Monash University

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Reason: Under embargo until Aug 2019. After this date a copy can be supplied under Section 51(2) of the Australian Copyright Act 1968 by submitting a document delivery request through your library

Motor sequencing in autism spectrum disorder: a kinematic study of handwriting in school-aged children

Version 2 2017-05-18, 04:16
Version 1 2017-02-21, 00:09
posted on 2017-05-18, 04:16 authored by Grace, Nicci
Handwriting is commonly identified as an area of weakness in children with autism spectrum disorder (ASD), but precise deficits have not been fully characterised. In order to address gaps in the ASD/handwriting evidence base, the current study aimed to: (1) further characterise handwriting performance in children with ASD using a series of digitised tasks and advanced quantitative descriptive measures; (2) characterise how children with ASD plan and control their handwriting movements, with particular focus on how this may relate to existing cognitive styles associated with ASD; and (3) examine the relationships between handwriting variables and clinical symptoms, including severity of intellectual, ASD, attention and motor symptoms. Forty-three boys aged between 8-12 years participated in the Hands in Motion research study; 23 with ASD (M=10.58 years) and 20 age-matched controls (M=10.85 years). A series of digitised handwriting tasks were used to quantitatively and objectively assess handwriting performance using a range of advanced descriptive and kinematic measures. Task design and analysis was completed using MovAlyzer software (version, NeuroScript Pty Ltd). Taken together, the current study findings indicate that children with ASD have considerable difficulties planning, controlling and regulating their handwriting sequences. Parent reports indicate that handwriting difficulties appear to impact a large proportion of these children on a daily basis, and are significant enough to warrant handwriting intervention. Further investigations of handwriting in ASD revealed that children with more severe ASD, motor and/or attentional symptoms are likely to have a higher incidence of handwriting impairment.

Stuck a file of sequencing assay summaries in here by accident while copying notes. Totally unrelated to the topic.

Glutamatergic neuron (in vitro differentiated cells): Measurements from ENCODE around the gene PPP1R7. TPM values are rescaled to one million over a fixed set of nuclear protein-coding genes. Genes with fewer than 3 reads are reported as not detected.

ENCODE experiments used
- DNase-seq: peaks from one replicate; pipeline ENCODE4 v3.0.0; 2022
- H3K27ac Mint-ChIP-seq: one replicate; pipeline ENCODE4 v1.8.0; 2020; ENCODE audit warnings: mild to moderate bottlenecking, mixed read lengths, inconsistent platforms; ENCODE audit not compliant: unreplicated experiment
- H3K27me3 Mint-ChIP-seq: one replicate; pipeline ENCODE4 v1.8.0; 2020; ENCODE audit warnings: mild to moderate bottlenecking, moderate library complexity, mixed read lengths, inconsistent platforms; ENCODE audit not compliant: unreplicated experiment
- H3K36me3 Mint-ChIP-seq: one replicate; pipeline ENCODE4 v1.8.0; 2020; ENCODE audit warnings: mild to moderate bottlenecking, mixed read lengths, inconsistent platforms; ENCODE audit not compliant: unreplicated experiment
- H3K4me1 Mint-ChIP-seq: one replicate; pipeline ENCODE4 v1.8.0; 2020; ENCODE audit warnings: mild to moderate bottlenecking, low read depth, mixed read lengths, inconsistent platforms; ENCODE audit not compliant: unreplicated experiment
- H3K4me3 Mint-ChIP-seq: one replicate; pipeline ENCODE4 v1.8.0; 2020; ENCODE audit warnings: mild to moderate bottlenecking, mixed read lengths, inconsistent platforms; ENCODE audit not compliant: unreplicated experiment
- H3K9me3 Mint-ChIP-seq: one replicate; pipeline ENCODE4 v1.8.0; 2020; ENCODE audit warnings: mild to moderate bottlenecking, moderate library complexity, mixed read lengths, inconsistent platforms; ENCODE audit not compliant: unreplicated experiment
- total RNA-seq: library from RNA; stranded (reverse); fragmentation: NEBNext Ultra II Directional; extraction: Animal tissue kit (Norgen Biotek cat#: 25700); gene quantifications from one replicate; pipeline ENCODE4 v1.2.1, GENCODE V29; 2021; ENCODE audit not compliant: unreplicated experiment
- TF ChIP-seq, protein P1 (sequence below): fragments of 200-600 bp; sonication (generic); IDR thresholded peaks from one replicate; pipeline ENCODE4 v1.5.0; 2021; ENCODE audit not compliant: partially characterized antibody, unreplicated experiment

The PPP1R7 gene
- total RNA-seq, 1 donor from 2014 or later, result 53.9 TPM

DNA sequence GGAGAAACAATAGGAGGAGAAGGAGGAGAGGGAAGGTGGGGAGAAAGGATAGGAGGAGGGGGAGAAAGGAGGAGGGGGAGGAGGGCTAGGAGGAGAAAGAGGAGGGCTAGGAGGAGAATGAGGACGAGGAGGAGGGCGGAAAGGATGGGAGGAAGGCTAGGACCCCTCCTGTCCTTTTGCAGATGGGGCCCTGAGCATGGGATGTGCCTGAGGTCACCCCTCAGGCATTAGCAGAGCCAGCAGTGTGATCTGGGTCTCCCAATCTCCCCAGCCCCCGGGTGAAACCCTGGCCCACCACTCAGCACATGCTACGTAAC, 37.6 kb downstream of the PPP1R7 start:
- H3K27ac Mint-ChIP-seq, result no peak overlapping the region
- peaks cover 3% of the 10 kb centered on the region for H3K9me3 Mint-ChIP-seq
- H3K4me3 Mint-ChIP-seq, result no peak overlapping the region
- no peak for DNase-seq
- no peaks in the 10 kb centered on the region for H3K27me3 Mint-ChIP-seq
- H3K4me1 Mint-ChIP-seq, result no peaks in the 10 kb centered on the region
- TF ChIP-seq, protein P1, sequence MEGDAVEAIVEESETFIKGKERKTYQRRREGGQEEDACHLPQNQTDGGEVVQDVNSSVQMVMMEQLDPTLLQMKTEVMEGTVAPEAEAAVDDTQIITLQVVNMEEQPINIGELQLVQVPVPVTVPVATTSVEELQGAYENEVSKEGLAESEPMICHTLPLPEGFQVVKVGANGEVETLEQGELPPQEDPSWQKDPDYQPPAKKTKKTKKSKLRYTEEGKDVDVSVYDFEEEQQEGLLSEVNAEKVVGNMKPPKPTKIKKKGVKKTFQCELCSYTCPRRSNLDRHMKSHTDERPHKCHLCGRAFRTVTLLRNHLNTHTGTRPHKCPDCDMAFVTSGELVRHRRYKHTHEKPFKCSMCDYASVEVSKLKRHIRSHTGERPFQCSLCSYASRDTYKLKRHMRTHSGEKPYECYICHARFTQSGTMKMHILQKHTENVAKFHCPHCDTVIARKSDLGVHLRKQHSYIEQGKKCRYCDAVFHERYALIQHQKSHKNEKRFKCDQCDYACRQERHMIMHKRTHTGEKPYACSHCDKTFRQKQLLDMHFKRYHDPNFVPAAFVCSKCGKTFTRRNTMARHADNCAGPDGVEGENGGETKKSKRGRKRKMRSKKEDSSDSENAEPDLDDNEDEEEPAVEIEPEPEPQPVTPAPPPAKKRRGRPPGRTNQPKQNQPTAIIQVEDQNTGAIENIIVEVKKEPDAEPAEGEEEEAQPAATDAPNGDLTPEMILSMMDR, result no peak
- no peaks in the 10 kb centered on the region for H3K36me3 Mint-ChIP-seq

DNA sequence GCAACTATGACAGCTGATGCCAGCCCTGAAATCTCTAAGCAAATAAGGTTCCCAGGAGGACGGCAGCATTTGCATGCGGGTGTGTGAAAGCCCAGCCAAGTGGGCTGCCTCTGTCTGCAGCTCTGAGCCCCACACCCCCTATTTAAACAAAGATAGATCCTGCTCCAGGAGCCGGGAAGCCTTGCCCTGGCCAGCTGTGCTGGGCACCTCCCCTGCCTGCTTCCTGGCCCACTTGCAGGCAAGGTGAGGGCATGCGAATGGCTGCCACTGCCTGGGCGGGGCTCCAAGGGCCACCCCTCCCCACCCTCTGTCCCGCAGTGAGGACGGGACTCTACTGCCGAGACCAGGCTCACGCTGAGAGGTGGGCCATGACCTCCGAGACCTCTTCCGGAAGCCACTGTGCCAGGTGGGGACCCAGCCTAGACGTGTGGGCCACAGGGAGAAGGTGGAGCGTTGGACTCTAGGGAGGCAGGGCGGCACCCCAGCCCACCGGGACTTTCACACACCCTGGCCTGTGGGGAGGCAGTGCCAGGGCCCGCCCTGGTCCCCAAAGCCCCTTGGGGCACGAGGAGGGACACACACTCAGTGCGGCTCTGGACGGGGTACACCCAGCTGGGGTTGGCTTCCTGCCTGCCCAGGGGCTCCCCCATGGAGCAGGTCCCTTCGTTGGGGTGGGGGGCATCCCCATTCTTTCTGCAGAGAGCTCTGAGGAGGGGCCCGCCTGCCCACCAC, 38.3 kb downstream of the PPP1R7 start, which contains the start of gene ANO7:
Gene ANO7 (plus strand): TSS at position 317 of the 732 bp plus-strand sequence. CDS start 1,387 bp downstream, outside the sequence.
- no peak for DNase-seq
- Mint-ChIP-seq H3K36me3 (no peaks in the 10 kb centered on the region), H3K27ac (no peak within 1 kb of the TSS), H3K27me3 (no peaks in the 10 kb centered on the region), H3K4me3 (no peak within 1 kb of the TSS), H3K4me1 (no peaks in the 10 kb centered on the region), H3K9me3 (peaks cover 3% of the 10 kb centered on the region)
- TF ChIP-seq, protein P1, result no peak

Principal supervisor

Nicole Rinehart

Additional supervisor 1

Peter Enticott

Additional supervisor 2

Beth Johnson

Year of Award


Department, School or Centre

Psychological Sciences

Campus location



Doctor of Philosophy

Degree Type



Faculty of Medicine Nursing and Health Sciences

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